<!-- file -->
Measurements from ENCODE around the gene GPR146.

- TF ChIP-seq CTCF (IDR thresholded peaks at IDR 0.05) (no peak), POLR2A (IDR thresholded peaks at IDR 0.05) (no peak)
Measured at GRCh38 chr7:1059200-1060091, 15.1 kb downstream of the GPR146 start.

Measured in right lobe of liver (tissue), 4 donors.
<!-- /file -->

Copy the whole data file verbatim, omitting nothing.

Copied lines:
Measurements from ENCODE around the gene GPR146.

- TF ChIP-seq CTCF (IDR thresholded peaks at IDR 0.05) (no peak), POLR2A (IDR thresholded peaks at IDR 0.05) (no peak)
Measured at GRCh38 chr7:1059200-1060091, 15.1 kb downstream of the GPR146 start.

Measured in right lobe of liver (tissue), 4 donors.